Anyone considering the purchase or construction of a new residence or an addition or renovation of an existing residence should be interested in the warranties that may apply to the new home or construction.
In Virginia, certain warranties are implied by law while others only apply if expressly set forth by contract.
Virginia follows the common law of England except as altered by acts of the Virginia General Assembly. In accordance with the common law, Virginia recognizes an implied warranty in every contract for construction that the work “shall be done in a workmanlike manner” and according to “good usage and accepted practices in the community in which the work is done.” [See, Mann v. Clowser, 190 Va. 887 (1950).] A contractor breaches this implied warranty by furnishing defective materials or workmanship.
However, the common law applied the rule of caveat emptor (“buyer beware”) which does not recognize any implied warranty of fitness in a purchase of real property as opposed to construction services. Accordingly, until 1979 a contract for the purchase of property in Virginia in which the seller/builder agreed to construct a new residence did not include any warranty on the residence not expressly set forth in the contract and deed. In 1979 the Virginia General Assembly altered this common law rule by enacting statutory warranties that are implied in the sale of a “new dwelling” by a developer/builder that the dwelling and all fixtures are (1) free from structural defects, (2) constructed in a workmanlike manner, and (3) fit for habitation. [See, Va. Code Annot. § 55-70.1.] However, the seller is permitted to waive, modify or exclude these statutory warranties and sell a new home “as is” by conspicuous language in the contract. If not waived, etc., the statutory warranties extend for one year from the date of transfer of title or the buyer’s taking possession, whichever occurs first, except the warranty against structural defects in the foundation which extends for five years from such date.
The statutory warranties only apply to a “new dwelling” or a dwelling that has not been occupied for a period of more than 60 days by anyone other than the seller or the buyer or has not been occupied by the original seller or subsequent seller for a cumulative period of more than 12 months. Also, the term “structural defects” is limited to defects that reduce the stability or safety of the structure below accepted standards or that restrict normal use.
An owner considering the construction of a new home, or an addition or substantial renovations to an existing home, should require certain express warranties in their contract for construction. A reputable contractor should agree to include, for example, express warranties such as those in the AIA Document A201 General Conditions (2007) that (1) all materials and equipment furnished will be of good quality and new unless the contract requires or permits otherwise; (2) all work will conform to the requirements of the contract, plans and specifications; and (3) the work will be free from defects. Most contractors typically agree to an additional “call-back” warranty or “guarantee” that any work found to be defective within one year after substantial completion (excluding defects caused by alterations or improper operation or maintenance by the owner) will be corrected promptly after written notice from the owner. Standard construction contracts also include provisions for special warranties, like those issued by manufacturers on roof materials, major appliances, etc., to be transferred by the contractor to the owner.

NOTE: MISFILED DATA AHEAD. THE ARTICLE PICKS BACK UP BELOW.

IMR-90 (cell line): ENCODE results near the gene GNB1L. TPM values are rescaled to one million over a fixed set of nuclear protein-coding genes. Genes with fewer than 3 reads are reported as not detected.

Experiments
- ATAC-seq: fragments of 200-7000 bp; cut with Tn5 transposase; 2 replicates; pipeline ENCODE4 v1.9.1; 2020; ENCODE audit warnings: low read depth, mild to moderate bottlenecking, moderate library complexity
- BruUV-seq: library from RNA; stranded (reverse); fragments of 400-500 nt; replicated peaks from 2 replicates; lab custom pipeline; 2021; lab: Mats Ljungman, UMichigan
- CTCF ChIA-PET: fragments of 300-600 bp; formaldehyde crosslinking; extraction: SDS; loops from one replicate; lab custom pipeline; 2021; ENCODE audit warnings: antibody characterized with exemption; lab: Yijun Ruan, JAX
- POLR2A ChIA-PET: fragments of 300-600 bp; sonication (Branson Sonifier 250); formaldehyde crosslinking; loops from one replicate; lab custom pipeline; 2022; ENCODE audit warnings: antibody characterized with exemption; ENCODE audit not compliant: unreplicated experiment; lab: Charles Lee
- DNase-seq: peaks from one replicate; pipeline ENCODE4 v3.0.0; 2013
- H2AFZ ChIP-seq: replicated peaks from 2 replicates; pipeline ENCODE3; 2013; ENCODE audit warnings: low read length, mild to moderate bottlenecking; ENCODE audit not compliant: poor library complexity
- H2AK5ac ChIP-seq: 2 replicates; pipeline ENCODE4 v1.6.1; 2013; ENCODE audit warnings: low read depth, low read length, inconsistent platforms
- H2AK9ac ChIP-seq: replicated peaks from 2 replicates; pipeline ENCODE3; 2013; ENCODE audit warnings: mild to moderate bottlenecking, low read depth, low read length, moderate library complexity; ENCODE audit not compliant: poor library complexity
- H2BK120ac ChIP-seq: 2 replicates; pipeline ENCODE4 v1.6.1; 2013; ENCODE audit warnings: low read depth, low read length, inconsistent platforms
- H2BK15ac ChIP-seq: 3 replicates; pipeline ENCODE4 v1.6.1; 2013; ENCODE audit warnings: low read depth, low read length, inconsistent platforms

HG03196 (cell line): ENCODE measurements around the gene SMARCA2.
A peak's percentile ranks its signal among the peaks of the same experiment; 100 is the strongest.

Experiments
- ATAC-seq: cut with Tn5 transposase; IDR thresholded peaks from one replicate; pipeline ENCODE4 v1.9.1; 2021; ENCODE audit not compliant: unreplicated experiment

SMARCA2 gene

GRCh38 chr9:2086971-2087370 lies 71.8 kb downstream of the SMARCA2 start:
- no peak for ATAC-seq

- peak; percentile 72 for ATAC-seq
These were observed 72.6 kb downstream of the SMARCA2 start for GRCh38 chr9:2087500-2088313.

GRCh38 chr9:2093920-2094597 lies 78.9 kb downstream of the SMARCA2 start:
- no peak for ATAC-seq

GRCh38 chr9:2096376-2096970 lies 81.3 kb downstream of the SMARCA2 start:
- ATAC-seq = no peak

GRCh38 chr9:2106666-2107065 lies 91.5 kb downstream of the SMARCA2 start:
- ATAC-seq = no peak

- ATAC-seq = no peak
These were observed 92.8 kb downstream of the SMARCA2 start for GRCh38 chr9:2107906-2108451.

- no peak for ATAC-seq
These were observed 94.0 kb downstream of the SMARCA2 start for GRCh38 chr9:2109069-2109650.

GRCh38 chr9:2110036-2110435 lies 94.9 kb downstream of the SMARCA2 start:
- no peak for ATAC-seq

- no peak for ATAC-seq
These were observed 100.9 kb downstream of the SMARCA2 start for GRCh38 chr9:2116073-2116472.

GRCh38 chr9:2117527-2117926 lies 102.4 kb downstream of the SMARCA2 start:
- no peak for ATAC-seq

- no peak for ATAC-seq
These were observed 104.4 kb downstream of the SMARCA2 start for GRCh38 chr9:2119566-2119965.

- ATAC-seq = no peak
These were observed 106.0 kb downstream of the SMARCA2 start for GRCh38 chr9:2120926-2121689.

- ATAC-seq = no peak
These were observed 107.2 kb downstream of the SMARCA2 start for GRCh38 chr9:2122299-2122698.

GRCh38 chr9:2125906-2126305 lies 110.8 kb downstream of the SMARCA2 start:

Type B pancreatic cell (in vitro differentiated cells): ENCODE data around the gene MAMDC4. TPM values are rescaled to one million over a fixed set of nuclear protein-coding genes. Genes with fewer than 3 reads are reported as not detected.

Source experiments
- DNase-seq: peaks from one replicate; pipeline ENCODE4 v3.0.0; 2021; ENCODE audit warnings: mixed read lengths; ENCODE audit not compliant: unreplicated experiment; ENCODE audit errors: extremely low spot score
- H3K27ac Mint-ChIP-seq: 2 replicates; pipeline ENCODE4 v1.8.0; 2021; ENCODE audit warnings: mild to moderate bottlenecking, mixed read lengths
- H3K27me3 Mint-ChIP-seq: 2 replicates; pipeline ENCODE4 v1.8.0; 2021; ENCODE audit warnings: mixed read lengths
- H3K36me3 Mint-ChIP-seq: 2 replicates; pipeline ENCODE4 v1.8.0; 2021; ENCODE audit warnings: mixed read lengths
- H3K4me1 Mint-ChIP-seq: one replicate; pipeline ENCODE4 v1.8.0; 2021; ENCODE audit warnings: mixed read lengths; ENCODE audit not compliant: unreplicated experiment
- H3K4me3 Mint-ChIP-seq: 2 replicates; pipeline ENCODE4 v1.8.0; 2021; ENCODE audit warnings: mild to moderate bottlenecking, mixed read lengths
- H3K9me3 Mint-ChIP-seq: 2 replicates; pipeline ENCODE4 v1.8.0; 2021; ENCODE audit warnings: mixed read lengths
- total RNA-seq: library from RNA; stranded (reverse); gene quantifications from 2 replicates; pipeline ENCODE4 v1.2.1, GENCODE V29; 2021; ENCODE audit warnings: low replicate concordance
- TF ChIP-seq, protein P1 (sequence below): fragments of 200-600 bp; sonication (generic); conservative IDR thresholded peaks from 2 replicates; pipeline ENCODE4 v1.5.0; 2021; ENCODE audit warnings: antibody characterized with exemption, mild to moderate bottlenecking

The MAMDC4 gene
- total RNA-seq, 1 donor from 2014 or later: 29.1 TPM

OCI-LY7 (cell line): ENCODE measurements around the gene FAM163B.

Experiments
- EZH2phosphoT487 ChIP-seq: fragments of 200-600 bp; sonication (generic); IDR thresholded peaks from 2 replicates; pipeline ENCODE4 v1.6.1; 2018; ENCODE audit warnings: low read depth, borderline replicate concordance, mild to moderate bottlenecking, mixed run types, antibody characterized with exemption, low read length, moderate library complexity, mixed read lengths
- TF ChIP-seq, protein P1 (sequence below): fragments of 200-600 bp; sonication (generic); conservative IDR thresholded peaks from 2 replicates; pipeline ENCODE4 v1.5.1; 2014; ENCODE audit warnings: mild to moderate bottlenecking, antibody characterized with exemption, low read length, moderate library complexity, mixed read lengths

Warranties on construction implied by law or expressly set forth by contract are important forms of protection for owners against defective workmanship or materials on construction projects. Anyone contemplating the purchase of a “new dwelling” should resist the seller’s attempts to waive, modify or exclude the protections afforded by the statutory warranties. Anyone contracting for construction of an addition or renovation of an existing home should require express warranties of workmanship and materials and provisions for transfer of special warranties in the construction contract. A seller or contractor who insists on waiver or exclusion of implied statutory warranties or is unwilling to provide reasonable express warranties should not be considered.